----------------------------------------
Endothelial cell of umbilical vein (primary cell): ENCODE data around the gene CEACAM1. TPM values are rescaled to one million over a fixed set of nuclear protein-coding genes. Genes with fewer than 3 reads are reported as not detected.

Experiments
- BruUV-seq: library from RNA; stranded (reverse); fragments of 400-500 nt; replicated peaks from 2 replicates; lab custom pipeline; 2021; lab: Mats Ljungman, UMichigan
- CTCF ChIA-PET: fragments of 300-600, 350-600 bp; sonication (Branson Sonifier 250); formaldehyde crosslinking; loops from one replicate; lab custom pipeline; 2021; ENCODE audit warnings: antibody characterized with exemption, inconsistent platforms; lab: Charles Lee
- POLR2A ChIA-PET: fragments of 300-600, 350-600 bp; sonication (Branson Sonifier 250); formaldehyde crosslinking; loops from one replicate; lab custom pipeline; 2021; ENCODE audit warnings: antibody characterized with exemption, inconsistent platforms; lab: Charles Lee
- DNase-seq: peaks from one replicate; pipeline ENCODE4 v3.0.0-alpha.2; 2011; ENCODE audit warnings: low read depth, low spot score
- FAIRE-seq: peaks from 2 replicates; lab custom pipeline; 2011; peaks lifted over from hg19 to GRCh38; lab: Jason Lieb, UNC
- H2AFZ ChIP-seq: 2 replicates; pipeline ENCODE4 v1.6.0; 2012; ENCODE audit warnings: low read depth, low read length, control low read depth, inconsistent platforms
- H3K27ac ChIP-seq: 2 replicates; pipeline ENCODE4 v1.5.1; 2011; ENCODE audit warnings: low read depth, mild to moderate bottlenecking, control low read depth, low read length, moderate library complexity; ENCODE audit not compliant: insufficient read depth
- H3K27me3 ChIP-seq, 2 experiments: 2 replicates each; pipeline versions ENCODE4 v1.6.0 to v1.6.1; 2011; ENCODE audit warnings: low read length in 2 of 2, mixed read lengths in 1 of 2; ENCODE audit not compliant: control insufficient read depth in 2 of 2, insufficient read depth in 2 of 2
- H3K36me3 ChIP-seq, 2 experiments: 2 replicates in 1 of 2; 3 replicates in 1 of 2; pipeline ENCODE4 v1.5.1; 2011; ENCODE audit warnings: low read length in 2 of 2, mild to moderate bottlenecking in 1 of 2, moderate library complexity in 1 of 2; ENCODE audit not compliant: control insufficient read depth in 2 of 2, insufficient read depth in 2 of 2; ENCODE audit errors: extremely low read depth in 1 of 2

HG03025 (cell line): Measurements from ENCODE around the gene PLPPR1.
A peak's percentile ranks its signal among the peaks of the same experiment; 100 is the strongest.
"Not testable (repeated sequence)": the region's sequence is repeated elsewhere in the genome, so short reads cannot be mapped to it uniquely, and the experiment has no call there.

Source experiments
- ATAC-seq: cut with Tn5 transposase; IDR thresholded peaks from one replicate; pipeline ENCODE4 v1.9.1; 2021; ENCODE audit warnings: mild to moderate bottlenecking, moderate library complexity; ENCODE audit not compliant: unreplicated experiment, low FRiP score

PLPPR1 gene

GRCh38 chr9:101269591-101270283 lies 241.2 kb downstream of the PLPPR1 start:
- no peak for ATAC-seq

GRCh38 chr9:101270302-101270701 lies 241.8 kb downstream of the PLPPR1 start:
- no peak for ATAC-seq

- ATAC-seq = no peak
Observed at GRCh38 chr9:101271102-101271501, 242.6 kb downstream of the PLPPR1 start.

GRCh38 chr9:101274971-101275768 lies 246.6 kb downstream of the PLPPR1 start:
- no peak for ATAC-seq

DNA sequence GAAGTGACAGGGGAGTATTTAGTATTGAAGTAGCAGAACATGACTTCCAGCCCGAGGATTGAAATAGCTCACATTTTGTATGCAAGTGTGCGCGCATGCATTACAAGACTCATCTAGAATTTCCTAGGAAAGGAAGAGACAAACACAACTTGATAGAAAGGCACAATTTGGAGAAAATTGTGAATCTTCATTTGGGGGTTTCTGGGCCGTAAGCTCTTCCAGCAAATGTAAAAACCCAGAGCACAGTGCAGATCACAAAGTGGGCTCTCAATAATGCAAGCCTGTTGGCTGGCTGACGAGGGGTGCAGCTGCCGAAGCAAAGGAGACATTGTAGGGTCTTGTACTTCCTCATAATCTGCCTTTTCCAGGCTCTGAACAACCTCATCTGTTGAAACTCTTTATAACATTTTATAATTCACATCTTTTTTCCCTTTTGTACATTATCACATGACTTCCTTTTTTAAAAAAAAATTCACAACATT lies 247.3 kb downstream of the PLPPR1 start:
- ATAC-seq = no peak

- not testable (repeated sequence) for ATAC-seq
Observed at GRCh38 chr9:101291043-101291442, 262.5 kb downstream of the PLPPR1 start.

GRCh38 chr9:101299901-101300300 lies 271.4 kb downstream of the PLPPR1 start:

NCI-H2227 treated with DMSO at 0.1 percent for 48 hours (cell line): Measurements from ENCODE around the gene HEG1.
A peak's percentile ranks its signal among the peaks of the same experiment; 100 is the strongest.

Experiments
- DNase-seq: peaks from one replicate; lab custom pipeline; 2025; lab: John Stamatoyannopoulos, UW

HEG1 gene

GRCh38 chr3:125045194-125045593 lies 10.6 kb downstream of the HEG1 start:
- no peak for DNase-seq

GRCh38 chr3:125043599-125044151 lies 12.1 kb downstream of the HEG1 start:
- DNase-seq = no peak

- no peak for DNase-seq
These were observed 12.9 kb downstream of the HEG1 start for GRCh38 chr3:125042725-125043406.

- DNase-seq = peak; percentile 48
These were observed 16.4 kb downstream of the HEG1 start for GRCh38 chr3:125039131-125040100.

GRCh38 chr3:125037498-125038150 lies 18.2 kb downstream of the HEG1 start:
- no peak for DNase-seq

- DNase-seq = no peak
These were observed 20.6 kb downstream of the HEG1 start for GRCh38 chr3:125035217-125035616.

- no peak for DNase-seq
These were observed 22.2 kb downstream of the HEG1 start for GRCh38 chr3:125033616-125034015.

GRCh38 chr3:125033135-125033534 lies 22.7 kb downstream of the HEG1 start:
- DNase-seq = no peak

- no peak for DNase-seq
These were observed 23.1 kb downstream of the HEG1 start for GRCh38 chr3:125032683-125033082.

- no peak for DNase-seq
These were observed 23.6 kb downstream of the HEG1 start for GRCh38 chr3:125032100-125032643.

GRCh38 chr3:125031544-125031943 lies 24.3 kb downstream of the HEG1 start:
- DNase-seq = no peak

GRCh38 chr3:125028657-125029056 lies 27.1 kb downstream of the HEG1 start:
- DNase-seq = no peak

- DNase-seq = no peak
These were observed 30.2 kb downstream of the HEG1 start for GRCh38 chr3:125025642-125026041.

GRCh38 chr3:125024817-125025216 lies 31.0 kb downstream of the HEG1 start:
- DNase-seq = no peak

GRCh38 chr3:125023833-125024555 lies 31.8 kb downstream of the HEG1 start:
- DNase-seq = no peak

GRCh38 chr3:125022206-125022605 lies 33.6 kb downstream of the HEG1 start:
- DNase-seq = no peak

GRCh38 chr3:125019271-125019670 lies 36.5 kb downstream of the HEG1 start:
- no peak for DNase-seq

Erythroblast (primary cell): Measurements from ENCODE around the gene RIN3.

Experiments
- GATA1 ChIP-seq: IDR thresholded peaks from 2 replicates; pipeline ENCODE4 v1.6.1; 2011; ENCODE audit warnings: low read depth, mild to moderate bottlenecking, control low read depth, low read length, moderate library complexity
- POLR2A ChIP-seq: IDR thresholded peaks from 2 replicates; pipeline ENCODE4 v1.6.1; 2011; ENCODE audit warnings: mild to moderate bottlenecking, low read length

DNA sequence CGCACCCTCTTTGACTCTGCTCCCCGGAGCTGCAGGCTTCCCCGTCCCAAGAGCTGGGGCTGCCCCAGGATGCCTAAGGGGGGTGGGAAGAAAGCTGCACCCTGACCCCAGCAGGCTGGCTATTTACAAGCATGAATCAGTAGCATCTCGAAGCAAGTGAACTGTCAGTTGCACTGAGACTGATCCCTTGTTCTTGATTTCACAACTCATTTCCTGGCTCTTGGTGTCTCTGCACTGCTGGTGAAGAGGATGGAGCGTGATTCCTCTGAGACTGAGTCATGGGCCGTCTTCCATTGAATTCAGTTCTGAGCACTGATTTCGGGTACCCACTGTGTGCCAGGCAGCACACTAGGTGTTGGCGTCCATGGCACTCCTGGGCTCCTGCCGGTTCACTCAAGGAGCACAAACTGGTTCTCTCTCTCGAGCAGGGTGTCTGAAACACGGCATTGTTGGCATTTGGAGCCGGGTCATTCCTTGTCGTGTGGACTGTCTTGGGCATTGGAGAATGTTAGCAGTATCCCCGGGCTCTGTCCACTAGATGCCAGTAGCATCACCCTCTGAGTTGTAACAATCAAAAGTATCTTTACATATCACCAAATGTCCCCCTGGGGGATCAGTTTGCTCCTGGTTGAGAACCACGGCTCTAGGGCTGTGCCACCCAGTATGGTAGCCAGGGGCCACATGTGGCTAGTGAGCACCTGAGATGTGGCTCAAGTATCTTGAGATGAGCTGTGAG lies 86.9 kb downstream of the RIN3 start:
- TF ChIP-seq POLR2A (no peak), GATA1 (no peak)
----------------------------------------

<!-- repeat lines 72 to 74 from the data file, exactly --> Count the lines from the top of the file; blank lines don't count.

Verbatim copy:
- GATA1 ChIP-seq: IDR thresholded peaks from 2 replicates; pipeline ENCODE4 v1.6.1; 2011; ENCODE audit warnings: low read depth, mild to moderate bottlenecking, control low read depth, low read length, moderate library complexity
- POLR2A ChIP-seq: IDR thresholded peaks from 2 replicates; pipeline ENCODE4 v1.6.1; 2011; ENCODE audit warnings: mild to moderate bottlenecking, low read length

DNA sequence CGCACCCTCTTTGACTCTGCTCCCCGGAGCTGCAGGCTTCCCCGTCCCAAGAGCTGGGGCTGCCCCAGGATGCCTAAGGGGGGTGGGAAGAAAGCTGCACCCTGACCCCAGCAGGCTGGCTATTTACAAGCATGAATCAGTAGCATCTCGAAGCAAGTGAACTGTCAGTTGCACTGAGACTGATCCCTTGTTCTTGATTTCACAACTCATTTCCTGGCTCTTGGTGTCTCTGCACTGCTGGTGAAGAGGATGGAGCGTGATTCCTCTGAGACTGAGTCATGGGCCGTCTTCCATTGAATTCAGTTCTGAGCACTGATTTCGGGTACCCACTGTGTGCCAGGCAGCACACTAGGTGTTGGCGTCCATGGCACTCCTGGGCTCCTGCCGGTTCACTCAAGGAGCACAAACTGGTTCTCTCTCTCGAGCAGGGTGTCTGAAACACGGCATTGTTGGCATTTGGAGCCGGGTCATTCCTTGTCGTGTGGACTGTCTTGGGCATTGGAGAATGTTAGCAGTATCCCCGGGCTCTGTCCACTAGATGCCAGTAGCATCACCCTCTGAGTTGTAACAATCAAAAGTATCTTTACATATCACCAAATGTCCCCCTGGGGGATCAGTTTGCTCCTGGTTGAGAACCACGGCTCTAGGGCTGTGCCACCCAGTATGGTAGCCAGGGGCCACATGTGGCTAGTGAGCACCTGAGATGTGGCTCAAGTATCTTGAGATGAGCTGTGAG lies 86.9 kb downstream of the RIN3 start: